She’s here. She’s arrived. French Anna.

mamie de reve

Here’s her predecessor, Irish Anna.


The French edition of Anna’s Secret Granny – La Mamie de Rêve – is in my hands at last. It was published on Friday May 10 so I only needed to wait a day but if felt like a long time!

I’ve been a published author since 1996 and this is my first full-colour children’s book to be published, as well as my first French one, so it’s quite a celebration.

I am thrilled to bits with the book. I was worried it was a bit too pink when I saw the announcement for it on the Fnac site, and it is pink, but it’s beautiful. Artist Peggy Caramel has provided the loveliest illustrations for the book. I was chuffed to see Anna was a redhead like me! And Granny is fabulous, a real, elegant Mamie (French grandmother).

mamiedereve firstpagesmall

anna first

I hadn’t realised that Anna’s Secret Granny came out way back in 2000. It was pre-Ruadhri, which is confirmed in the dedication (faithfully translated in the French edition) to Benj and Cait and saying how much they wished they had grandparents. My kids were born in 1991 and 1994 and never knew either of their grandparents on Chris’s side who both died far too young, and only knew my mum until June 1995. Dad died in 2000 so they have a few memories of him – mainly of the Pringles he always bought for them when we went to stay and the way his hankies smelt of tobacco!

The story is about Anna who, like my kids, doesn’t have any grandmothers. Her friends are always going on about how their grans take them to the cinema, or the swimming pool, or buy them treats, but of course Anna misses out on all that. So she draws a picture of the Granny she’d like – and next morning that Granny turns up on the doorstep.

I used to say when I did workshops with kids at schools and libraries, and wannabe authors, that this book is based on an incredibly simple idea: a picture comes to life. Yet, although I say so myself, it works beautifully. It’s a fun story but with a real message at its heart. Grandparents are so important. When we were little Nan and Grandad were always there for me and my brother and sister and played a huge role of our lives. I so wish my children had had – and still had – a full complement of grandparents.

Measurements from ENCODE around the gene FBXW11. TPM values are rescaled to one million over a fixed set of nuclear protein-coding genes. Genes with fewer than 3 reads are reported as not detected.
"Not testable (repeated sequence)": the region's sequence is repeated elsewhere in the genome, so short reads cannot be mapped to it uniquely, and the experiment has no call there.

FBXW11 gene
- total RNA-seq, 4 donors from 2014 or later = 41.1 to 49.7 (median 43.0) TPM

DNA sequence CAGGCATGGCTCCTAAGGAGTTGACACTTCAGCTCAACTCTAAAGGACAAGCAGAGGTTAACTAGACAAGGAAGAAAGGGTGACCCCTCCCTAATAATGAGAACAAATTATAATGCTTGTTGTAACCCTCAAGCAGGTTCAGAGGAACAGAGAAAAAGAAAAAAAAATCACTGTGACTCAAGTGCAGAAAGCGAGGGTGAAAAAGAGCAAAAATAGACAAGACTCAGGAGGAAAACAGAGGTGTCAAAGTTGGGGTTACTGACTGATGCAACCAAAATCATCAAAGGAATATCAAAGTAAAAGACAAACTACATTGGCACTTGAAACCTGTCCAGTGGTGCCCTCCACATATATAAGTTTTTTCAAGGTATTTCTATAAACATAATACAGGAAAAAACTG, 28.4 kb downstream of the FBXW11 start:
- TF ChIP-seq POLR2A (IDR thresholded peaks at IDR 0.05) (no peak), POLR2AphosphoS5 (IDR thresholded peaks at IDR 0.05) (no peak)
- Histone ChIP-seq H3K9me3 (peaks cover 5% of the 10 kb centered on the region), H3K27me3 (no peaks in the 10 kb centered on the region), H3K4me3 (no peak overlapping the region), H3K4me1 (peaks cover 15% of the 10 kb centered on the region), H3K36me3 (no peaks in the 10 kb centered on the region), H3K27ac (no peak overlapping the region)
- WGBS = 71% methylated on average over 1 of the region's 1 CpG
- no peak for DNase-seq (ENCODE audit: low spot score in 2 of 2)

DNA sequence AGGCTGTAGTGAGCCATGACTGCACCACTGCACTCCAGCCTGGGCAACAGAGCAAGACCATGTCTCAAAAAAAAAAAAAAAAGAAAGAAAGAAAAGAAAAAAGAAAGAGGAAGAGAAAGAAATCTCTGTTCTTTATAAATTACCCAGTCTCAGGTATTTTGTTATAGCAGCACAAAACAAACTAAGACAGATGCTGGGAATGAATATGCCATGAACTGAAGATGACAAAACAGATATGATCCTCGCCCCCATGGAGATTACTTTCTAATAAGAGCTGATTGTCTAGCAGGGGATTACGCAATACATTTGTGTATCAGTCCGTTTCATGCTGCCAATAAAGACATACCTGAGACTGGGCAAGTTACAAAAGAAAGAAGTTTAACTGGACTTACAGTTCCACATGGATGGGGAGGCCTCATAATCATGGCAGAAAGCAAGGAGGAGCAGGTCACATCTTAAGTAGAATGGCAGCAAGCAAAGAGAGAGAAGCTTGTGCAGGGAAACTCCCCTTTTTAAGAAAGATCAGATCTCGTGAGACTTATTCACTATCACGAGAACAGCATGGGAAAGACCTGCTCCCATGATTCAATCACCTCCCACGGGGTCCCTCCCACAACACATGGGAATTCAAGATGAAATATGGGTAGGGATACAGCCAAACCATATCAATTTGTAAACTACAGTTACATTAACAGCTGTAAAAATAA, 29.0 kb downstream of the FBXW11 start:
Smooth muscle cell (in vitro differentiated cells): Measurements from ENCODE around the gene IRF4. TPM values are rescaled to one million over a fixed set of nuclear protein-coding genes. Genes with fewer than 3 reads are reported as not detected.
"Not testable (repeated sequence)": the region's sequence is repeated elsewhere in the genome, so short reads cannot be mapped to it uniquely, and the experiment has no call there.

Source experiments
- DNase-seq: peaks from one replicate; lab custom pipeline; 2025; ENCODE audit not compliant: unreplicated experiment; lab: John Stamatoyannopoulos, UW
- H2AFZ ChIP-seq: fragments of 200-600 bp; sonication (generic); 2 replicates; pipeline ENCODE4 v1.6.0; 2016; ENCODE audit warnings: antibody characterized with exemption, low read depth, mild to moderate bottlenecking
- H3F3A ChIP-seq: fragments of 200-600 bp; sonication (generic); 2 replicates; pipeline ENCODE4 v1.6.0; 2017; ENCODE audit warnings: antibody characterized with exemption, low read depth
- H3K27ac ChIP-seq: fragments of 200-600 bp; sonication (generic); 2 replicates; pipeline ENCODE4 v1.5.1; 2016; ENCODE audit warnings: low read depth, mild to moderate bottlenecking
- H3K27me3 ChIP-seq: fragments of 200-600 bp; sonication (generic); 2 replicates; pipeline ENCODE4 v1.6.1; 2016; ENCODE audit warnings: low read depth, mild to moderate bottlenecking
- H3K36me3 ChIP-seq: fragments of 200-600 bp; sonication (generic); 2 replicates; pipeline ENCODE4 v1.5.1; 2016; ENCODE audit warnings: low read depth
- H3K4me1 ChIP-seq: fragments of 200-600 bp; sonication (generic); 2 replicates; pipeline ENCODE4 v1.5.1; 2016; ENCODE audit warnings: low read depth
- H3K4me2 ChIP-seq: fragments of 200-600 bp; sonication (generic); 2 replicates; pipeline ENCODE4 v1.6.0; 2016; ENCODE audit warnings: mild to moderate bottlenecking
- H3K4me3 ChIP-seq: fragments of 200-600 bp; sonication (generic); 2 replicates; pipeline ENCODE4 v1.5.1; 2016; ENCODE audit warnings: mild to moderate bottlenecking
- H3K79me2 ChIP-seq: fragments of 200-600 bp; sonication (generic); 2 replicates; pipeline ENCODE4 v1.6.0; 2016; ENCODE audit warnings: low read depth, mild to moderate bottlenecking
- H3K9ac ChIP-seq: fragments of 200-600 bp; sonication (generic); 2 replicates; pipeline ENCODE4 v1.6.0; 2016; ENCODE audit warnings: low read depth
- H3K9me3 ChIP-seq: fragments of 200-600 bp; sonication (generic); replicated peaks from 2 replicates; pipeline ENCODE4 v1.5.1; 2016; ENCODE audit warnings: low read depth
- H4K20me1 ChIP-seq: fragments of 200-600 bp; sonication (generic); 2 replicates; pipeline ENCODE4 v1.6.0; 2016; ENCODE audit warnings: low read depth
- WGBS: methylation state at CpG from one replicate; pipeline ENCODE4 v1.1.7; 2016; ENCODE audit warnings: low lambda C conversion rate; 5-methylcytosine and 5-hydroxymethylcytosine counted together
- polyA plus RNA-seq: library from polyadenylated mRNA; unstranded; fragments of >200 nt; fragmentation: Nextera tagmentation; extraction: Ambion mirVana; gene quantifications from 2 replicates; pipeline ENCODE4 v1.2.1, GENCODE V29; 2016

Anyway, here are some spreads from the two books for comparison’s sake. Do bear in mind Anna was produced by a relatively small Irish press and was intentionally a low budget book, although its euro price was €5,07 and Mamie, thirteen years later, is a very reasonable, and numerically coincidental, €5,70. Mamie has a lusher feel to her, is a lovely compact size and the colours are to die for. 


Annie drawing Gran

Annie drawing Gran

mamie drawing gran


Anna gets the goodies Gran bought her

Anna gets the goodies Gran bought her

Les achats de mamie

Les achats de mamie

The story has been changed very little. I was delighted to see that the names of mine and Chris’s mothers for Anna’s two dead grandmothers were kept – Eileen and Kate (although she was Kathleen in the original). The only change is the fictional Australian Aunt Matilda becomes grande-tante Eulalie. The cod’s liver oil becomes a carton of fish soup. What am I talking about? You’ll have to read the book for yourself!

And a huge thank you to Rageot Editeur, the publishers; Peggy Caramel the illustrator, and Ariane Bataille the translator. And of course to O’Brien Press who published me in the first place.